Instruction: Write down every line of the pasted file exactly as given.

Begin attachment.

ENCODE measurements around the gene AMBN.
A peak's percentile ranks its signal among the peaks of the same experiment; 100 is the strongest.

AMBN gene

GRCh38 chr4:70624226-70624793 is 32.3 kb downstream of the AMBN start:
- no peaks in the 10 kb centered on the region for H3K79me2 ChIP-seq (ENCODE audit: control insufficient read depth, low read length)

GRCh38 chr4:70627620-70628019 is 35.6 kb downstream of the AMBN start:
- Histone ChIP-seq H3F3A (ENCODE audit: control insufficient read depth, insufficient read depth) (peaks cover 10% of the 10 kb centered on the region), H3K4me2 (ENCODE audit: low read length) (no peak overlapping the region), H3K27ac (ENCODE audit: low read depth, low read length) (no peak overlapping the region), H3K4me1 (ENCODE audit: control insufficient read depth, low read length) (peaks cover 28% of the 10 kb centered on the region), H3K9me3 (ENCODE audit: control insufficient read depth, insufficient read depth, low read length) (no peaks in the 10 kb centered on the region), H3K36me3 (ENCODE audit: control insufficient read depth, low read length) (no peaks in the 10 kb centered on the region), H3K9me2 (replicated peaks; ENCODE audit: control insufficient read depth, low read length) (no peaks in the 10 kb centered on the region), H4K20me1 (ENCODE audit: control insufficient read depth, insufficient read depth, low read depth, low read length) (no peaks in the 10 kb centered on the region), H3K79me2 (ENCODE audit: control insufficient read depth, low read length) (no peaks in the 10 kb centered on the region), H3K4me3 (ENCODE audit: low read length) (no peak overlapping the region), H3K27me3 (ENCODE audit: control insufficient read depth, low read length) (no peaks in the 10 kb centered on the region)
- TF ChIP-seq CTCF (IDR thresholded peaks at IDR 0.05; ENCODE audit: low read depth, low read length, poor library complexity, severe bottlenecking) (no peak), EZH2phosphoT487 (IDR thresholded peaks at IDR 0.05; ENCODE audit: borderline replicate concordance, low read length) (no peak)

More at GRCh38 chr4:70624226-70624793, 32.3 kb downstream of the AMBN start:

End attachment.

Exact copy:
ENCODE measurements around the gene AMBN.
A peak's percentile ranks its signal among the peaks of the same experiment; 100 is the strongest.

AMBN gene

GRCh38 chr4:70624226-70624793 is 32.3 kb downstream of the AMBN start:
- no peaks in the 10 kb centered on the region for H3K79me2 ChIP-seq (ENCODE audit: control insufficient read depth, low read length)

GRCh38 chr4:70627620-70628019 is 35.6 kb downstream of the AMBN start:
- Histone ChIP-seq H3F3A (ENCODE audit: control insufficient read depth, insufficient read depth) (peaks cover 10% of the 10 kb centered on the region), H3K4me2 (ENCODE audit: low read length) (no peak overlapping the region), H3K27ac (ENCODE audit: low read depth, low read length) (no peak overlapping the region), H3K4me1 (ENCODE audit: control insufficient read depth, low read length) (peaks cover 28% of the 10 kb centered on the region), H3K9me3 (ENCODE audit: control insufficient read depth, insufficient read depth, low read length) (no peaks in the 10 kb centered on the region), H3K36me3 (ENCODE audit: control insufficient read depth, low read length) (no peaks in the 10 kb centered on the region), H3K9me2 (replicated peaks; ENCODE audit: control insufficient read depth, low read length) (no peaks in the 10 kb centered on the region), H4K20me1 (ENCODE audit: control insufficient read depth, insufficient read depth, low read depth, low read length) (no peaks in the 10 kb centered on the region), H3K79me2 (ENCODE audit: control insufficient read depth, low read length) (no peaks in the 10 kb centered on the region), H3K4me3 (ENCODE audit: low read length) (no peak overlapping the region), H3K27me3 (ENCODE audit: control insufficient read depth, low read length) (no peaks in the 10 kb centered on the region)
- TF ChIP-seq CTCF (IDR thresholded peaks at IDR 0.05; ENCODE audit: low read depth, low read length, poor library complexity, severe bottlenecking) (no peak), EZH2phosphoT487 (IDR thresholded peaks at IDR 0.05; ENCODE audit: borderline replicate concordance, low read length) (no peak)

More at GRCh38 chr4:70624226-70624793, 32.3 kb downstream of the AMBN start: